Blame it on the weak economy and the changing consumer.
The leadership of Tendence, billed as the world’s largest consumer goods fair held in autumn, made a stunning announcement during the annual trade fair in Frankfurt, Germany, saying they will dramatically change its format from “product-specific” to one geared toward “lifestyles.” It even surprised some in the Messe Frankfurt organization—which runs the trade fair—who did not know about the change until they were notified at the show.
What does it mean for buyers who attend the massive trade fair and vendors who exhibit there? At this point, no one is quite sure. What is known is that beginning in 2003, the Tendence Trade Fair will be billed as the “Tendence Lifestyle Fair, the international event covering all aspects of contemporary lifestyles.” The show will be restructured from the traditional consumer goods segments of Domus & Gallery, Präsent & Carat, and Tavola & Cucina to four segments based on what show officials call “consumer lifestyles” and “human senses”—Modern Living, Emotion, Joy, and Function.
Under the new format, exhibitors of fine jewelry will be placed in the Joy segment, or “theme park,” as organizers call it. In a statement, organizers described this segment as “colorful, jovial, and playful, but nevertheless high-class.”
Fine-jewelry and watch exhibitors had been part of the Präsent & Carat segment of the show, along with gifts, arts and crafts, perfume, paper and holiday goods, and children’s gifts. Under the new plan, nearly all of the same categories, including jewelry, will be part of the Joy grouping of products. These exhibitors had been housed in the “Carat with Carat Creativ” product area in Hall 4.2 of the massive Messe Frankfurt fairgrounds, but it is unclear if they will move to a new area.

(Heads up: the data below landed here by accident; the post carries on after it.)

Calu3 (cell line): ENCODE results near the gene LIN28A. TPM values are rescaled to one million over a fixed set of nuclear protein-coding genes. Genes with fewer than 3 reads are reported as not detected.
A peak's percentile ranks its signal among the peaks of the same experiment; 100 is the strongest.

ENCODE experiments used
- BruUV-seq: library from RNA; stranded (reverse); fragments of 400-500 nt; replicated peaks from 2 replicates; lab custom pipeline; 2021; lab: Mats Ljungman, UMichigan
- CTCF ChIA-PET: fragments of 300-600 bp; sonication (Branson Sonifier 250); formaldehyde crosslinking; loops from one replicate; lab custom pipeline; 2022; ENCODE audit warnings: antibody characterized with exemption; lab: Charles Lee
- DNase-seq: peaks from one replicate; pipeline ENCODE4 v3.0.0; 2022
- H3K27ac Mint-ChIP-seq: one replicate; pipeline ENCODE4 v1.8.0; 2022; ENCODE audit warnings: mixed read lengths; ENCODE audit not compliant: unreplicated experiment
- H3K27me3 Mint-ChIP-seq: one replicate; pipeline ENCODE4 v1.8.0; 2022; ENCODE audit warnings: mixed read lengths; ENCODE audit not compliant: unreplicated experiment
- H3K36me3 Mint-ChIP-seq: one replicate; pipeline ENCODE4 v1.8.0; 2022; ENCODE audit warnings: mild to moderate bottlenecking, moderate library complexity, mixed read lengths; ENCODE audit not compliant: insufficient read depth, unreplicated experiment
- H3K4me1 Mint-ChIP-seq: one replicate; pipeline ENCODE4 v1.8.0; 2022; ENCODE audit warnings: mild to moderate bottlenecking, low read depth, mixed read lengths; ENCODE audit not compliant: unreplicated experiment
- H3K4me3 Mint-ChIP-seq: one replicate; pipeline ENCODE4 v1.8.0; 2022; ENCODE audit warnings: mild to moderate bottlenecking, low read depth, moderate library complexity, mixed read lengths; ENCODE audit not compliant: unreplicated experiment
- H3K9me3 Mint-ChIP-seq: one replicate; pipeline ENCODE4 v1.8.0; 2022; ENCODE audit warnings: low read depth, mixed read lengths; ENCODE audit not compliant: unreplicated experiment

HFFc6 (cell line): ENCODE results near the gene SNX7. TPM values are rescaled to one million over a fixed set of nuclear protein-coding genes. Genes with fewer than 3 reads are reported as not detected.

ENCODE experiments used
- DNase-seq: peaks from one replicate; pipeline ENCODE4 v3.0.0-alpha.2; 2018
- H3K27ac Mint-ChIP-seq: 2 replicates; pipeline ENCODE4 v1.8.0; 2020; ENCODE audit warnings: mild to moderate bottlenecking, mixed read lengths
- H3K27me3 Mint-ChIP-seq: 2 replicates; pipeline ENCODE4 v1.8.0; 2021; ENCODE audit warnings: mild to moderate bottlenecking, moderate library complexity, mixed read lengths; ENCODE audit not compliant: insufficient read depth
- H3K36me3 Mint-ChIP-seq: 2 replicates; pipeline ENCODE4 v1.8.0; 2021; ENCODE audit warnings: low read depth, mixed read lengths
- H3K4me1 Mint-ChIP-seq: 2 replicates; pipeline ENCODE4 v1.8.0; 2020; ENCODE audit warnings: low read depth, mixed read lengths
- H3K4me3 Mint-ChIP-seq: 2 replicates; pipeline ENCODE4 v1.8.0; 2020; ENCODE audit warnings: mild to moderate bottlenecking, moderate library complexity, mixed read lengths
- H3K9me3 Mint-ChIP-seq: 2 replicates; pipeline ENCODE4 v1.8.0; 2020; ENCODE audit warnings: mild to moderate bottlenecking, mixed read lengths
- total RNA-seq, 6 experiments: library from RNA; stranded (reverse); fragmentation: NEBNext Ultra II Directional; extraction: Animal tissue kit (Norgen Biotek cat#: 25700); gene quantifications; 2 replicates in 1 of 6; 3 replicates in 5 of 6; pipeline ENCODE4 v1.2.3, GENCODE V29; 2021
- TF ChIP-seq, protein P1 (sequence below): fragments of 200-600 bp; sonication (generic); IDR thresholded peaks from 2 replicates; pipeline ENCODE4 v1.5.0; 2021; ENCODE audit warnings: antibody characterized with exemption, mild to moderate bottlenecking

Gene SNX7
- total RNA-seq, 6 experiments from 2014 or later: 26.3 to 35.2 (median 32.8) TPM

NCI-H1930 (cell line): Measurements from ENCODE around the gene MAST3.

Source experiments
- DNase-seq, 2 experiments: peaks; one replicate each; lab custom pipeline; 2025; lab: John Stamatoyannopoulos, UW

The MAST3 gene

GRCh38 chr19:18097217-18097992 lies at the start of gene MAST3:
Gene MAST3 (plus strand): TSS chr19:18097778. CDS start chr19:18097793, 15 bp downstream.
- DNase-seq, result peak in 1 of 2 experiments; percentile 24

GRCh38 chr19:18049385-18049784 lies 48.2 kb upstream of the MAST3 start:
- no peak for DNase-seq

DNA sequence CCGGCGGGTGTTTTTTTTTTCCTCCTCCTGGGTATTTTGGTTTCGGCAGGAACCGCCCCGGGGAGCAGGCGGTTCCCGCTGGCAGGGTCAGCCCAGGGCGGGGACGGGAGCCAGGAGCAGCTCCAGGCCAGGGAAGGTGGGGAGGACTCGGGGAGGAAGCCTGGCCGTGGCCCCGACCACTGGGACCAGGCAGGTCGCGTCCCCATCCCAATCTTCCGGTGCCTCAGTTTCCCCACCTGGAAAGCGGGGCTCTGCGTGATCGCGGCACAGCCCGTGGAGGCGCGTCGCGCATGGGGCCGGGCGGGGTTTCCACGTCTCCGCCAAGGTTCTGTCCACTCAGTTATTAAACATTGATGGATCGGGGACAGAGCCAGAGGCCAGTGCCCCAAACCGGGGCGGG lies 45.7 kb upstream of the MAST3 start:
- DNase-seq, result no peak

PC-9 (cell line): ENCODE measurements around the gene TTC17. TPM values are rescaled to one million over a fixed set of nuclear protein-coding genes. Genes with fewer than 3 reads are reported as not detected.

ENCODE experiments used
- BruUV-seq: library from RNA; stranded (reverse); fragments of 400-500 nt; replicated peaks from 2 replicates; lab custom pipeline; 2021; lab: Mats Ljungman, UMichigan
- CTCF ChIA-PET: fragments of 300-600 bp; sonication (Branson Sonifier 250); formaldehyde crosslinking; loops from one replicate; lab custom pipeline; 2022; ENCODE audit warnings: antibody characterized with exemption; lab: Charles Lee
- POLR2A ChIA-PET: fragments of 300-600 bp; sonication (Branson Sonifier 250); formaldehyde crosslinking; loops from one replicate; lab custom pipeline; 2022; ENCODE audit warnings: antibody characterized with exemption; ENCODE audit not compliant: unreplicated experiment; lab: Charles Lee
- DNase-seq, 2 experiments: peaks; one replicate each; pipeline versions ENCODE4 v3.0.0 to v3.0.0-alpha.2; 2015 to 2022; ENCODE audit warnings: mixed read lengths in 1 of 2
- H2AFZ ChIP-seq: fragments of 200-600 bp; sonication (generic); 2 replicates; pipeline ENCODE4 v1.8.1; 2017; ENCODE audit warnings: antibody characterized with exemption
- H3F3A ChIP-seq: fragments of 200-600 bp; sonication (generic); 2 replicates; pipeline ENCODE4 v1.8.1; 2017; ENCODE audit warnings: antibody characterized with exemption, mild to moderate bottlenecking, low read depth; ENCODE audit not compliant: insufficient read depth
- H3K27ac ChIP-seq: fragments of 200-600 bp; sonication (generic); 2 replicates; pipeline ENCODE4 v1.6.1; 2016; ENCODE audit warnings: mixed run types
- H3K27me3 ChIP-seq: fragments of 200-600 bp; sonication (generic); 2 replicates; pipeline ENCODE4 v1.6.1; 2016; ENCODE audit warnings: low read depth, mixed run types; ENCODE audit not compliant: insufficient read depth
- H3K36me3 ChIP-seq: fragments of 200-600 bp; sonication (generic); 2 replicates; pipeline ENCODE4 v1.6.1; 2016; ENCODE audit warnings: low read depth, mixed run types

“Changing markets demand restructured exhibitions,” explained Michael Peters, managing director of Messe Frankfurt, during a Sept. 1 press conference announcing the change. (Tendence 2002 ran from Aug. 30 to Sept. 3.) “A clearly defined offering with its own profile, attractive themes, new products, and innovations—that is how the future exhibitions will look, exhibitions that will inspire and be perceivable by all five senses. The intent of the new Tendence Lifestyle is giving positive signals and thereby pointing out new ways for the trade.”
Peters further explained that the new format is designed to help buyers purchase products more quickly and easily. However, it was unclear just how the new format—which was sprung upon exhibitors just the previous day—would do so. Show organizers admitted that reaction to the news had been mixed, and Peters said he expects some vendors to pull out of the show.
Business as usual. Meanwhile, for 2002, Messe Frankfurt organizers report that more than 100,000 visitors from 67 countries saw the wares of 4,444 exhibitors from 86 countries, displayed on approximately 1 million square feet of exhibit space.
In Hall 4.2, business went on as usual during the show. Messe Frankfurt officials said that 2,135 exhibitors were present at the Präsent & Carat segment, 931 of them from abroad, displaying a range of jewelry, gifts, accessories, and ornaments. The show floor received a steady flow of traffic, and nearly all of the fine jewelry vendors interviewed by JCK said they were pleased with the attendance and the mood of the buyers.